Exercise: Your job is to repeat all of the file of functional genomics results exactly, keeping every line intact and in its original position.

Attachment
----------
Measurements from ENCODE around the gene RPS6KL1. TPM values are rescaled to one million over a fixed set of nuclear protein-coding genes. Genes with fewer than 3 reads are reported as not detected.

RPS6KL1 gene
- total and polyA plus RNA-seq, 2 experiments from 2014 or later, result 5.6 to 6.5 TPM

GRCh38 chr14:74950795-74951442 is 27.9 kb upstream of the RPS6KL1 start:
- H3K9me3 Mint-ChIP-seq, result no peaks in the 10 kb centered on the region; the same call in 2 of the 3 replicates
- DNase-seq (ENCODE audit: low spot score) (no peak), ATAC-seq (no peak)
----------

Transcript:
Measurements from ENCODE around the gene RPS6KL1. TPM values are rescaled to one million over a fixed set of nuclear protein-coding genes. Genes with fewer than 3 reads are reported as not detected.

RPS6KL1 gene
- total and polyA plus RNA-seq, 2 experiments from 2014 or later, result 5.6 to 6.5 TPM

GRCh38 chr14:74950795-74951442 is 27.9 kb upstream of the RPS6KL1 start:
- H3K9me3 Mint-ChIP-seq, result no peaks in the 10 kb centered on the region; the same call in 2 of the 3 replicates
- DNase-seq (ENCODE audit: low spot score) (no peak), ATAC-seq (no peak)